Green thale cress plant exposed to frostThale cress in the snow. DNA previously thought to be “junk” has now been shown to help plants to cope better with cold stress (photo: Vaughan Hurry).

A vast amount of DNA contains no genetic information and was long thought to be junk. Recent research has shown that much of this “junk” DNA is in fact activated but it was not known why. Researchers from Umeå Plant Science Centre have now shown that this activation of “junk”-DNA plays a key role in promoting plant survival during stress.

The study from Peter Kindgren’s research group from Umeå Plant Science Centre and SLU was published recently in the journal The Plant Cell.

Our genetic code is stored in the DNA. When a gene is activated, the double-stranded DNA helix is unwound to make the two individual strands and the gene that is located on one of the two strands accessible. The gene, which contains the building description for a protein, is then rewritten into RNA, which is used as a template to synthesise the protein.

In humans, only one or two percent of the DNA contains genes and thus information for proteins. The rest was believed to be junk. However, new sequencing techniques have revealed that a lot of this “junk”-DNA is activated and rewritten into RNA-templates, even though it is not used for protein synthesis.

Is there a common mechanism behind the activation of so much "junk"-DNA?

“We want to understand why so much of this “junk”-DNA is activated. This is a big question among scientists. It does not only occur in plants but also in other organisms and it is quite an investment”, explains Peter Kindgren, group leader at UPSC and researcher at SLU. “We think that there must be a common reason for this activation.”

Peter Kindgren and his research team focussed on “junk”-DNA that is located on the opposite DNA strand facing a gene. Such DNA segments are called “antisense” and are complementary to the opposite “sense” DNA segment (the gene), similarly like the two different strands of a zipper. The researchers have shown earlier that this type of antisense “junk”-DNA is often activated and rewritten to RNA in the model plant thale cress, but so far only a few examples have been further characterised in plants.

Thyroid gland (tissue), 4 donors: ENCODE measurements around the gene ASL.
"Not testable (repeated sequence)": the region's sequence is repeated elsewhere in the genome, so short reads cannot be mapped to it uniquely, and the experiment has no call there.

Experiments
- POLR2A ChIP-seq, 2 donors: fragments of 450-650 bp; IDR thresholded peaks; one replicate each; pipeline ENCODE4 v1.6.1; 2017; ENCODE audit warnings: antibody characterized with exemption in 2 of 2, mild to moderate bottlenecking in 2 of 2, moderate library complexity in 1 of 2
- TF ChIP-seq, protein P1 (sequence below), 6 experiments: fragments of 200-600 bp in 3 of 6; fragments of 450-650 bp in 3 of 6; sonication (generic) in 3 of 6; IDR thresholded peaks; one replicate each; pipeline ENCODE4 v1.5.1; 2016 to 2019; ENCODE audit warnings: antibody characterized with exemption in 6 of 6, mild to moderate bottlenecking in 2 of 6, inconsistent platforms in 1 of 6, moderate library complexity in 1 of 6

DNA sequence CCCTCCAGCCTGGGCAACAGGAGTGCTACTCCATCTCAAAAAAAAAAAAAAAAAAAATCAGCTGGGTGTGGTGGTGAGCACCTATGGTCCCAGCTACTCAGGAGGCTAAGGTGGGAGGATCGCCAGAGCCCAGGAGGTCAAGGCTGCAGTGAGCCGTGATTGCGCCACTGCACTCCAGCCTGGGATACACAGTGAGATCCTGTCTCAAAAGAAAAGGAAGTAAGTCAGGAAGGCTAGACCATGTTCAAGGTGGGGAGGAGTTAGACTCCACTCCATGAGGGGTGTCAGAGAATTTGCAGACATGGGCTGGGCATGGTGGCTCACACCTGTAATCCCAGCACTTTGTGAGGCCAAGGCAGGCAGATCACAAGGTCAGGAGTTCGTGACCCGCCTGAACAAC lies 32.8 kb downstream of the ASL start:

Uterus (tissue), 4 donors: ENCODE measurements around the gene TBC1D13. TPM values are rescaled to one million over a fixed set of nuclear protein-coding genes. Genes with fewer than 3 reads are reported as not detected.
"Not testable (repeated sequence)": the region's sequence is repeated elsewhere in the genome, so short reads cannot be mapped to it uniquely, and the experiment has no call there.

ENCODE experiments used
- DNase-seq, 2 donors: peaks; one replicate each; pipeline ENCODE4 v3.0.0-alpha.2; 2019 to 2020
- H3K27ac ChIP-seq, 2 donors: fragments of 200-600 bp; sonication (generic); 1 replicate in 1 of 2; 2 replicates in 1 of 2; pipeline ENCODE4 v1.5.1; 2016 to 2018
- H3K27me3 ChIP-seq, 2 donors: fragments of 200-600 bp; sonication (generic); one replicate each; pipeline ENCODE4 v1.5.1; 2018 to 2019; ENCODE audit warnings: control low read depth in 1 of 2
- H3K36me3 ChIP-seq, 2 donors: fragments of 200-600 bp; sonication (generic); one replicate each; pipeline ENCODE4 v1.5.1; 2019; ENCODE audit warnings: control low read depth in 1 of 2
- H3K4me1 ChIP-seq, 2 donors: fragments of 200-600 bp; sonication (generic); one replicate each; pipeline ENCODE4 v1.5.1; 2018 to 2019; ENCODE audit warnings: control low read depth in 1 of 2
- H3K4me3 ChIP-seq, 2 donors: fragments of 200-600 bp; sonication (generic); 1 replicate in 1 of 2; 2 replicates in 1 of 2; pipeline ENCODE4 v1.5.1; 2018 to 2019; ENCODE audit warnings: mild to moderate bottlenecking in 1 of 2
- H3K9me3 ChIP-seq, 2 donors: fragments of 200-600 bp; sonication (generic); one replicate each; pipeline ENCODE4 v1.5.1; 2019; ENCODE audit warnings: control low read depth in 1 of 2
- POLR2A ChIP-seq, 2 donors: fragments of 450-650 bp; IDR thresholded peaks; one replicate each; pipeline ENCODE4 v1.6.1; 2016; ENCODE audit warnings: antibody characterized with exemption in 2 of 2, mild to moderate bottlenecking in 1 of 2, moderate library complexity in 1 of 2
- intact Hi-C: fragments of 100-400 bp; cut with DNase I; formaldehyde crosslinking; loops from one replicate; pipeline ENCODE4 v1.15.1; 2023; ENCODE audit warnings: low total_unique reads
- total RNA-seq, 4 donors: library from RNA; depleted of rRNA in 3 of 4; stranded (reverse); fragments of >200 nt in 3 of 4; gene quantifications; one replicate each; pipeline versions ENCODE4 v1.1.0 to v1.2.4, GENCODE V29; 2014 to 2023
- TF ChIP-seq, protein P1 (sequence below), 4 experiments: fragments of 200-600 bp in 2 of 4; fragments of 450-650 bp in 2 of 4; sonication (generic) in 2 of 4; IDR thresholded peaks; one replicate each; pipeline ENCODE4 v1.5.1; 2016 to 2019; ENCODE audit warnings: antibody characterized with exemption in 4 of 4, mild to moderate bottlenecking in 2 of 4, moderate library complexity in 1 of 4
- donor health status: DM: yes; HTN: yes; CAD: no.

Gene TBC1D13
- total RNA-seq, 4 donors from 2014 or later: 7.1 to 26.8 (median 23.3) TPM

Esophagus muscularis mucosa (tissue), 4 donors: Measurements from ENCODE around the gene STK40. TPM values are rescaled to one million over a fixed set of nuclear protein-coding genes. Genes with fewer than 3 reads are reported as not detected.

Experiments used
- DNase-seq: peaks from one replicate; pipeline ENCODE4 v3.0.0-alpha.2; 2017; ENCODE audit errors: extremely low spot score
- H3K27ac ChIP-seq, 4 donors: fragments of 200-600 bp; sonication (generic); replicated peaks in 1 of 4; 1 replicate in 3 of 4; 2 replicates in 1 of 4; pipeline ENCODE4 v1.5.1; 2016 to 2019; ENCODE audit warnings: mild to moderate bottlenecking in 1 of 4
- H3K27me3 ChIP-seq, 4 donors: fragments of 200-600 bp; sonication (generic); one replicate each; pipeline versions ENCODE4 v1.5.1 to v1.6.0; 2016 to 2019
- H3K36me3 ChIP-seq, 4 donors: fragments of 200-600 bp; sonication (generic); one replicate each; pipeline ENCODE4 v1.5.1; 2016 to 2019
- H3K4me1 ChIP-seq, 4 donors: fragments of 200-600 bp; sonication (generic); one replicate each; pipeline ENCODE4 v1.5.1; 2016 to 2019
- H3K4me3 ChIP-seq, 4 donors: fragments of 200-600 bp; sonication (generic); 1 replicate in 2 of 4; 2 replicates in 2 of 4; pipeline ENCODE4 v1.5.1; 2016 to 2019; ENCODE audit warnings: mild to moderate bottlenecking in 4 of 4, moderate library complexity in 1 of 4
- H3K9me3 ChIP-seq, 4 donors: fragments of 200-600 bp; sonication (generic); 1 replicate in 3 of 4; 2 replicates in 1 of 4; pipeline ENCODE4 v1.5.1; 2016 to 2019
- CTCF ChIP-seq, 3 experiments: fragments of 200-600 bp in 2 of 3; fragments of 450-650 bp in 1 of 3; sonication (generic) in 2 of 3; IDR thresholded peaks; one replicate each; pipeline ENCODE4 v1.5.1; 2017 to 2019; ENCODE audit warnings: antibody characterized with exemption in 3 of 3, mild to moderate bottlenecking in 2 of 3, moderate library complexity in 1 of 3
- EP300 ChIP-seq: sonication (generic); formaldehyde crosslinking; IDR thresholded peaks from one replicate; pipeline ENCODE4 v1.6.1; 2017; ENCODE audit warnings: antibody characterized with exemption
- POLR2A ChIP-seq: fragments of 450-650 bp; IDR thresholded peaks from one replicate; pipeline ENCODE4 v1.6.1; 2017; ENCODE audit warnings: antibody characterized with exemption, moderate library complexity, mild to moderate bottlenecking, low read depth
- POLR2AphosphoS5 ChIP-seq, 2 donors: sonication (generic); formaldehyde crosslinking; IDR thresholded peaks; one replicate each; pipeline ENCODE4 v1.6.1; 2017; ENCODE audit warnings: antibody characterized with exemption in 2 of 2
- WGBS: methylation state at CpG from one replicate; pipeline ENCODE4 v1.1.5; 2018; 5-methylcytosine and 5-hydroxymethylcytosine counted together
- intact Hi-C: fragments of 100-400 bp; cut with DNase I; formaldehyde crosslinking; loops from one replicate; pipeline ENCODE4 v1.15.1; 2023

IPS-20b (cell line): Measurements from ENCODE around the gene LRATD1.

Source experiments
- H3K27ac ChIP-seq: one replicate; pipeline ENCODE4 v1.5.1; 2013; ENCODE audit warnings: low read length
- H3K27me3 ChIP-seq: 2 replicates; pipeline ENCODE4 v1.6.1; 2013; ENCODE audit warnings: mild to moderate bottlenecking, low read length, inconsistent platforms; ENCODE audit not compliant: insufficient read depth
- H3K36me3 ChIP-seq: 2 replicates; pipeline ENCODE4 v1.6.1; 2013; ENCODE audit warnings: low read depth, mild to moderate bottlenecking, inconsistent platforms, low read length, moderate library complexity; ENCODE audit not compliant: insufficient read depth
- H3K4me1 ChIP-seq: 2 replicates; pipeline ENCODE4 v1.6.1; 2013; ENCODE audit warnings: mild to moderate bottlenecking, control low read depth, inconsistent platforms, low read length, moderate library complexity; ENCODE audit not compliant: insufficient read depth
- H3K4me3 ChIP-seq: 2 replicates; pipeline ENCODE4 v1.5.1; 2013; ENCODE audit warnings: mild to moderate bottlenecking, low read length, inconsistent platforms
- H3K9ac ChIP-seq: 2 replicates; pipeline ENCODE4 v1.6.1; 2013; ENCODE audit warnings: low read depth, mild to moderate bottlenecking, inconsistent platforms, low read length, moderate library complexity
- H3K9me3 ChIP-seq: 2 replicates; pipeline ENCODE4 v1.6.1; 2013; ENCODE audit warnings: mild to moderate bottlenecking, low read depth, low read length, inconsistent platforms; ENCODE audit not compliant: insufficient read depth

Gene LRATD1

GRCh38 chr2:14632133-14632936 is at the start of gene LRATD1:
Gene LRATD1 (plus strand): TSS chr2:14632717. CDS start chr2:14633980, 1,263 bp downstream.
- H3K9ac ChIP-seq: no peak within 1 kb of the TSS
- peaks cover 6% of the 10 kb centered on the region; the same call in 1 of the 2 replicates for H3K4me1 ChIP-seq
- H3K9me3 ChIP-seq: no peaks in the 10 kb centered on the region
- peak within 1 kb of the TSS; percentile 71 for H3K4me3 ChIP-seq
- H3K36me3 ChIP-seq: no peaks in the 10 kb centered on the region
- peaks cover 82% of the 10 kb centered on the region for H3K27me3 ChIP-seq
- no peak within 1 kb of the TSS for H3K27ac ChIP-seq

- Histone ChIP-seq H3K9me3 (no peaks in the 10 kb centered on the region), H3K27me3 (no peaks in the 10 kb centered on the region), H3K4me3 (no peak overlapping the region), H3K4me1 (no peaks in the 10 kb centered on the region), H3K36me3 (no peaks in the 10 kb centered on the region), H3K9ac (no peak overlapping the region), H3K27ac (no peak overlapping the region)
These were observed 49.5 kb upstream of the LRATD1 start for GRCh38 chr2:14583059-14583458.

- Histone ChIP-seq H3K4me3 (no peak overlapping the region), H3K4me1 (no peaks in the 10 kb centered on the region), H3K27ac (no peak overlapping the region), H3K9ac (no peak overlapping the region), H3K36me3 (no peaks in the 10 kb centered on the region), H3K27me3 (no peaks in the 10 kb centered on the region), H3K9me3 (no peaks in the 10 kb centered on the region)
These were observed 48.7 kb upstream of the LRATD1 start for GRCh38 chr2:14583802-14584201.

By looking through the known examples, Peter Kindgren and his group tried to identify a general function of this antisense DNA activation. They hypothesised that it might play a role in the regulation of the gene on the opposite sense DNA strand. The challenge was to devise a way to test this hypothesis. They wanted to inhibit the activation of the antisense DNA without affecting the activity of the gene on the opposite DNA strand.

Great potential to make plants grow better in more stressful environments

“We used the gene scissor CRISPR-Cas9 to manipulate the region of the antisense strand where the rewriting of the DNA into RNA is initiated. Like this, the gene on the sense DNA strand could be rewritten normally into RNA and the corresponding protein could be synthesised, but less RNA was produced from the antisense strand,” says Shiv Meena, first author of the article. He was working as postdoc in Peter Kindgren’s group but has recently started to set up his independent research group in India at the National Institute of Plant Genome Research in New Delhi.

The researchers concentrated on genes that are switched on in thale cress during cold and that help the plant to adapt. When the activity of these genes was switched off, the plants were less tolerant to cold. The researchers observed a similar response in the plants that produced less antisense RNA. They concluded that the activation of the antisense DNA increases the gene activity on the opposite sense DNA strand and think that this might be a common mechanism in plants, especially important under stress.

“We are just beginning to understand why so much of this antisense “junk”-DNA is activated in plants, but we see great potential to use this knowledge to make plants grow better in more stressful environments,” says Peter Kindgren. “This story has been brewing in the lab since my postdoc. It is amazing that we finally were able to publish it. None of the people involved are actually working in my lab anymore. One moved to India, one to France, one to Spain, one to the US, and one to Uppsala. But we pulled it off!”

The article

Shiv Kumar Meena, Marti Quevedo, Sarah Muniz Nardeli, Clément Verez, Susheel Sagar Bhat, Vasiliki Zacharaki, Peter Kindgren. Antisense transcription from stress-responsive transcription factors fine-tunes the cold response in Arabidopsis. The Plant Cell, 2024; koae160,

For questions, please contact:

Peter Kindgren
Umeå Plant Science Centre
Department of Forest Genetics and Plant Physiology
Swedish University of Agricultural Sciences
Email: This email address is being protected from spambots. You need JavaScript enabled to view it.
Phone: 0046 738400272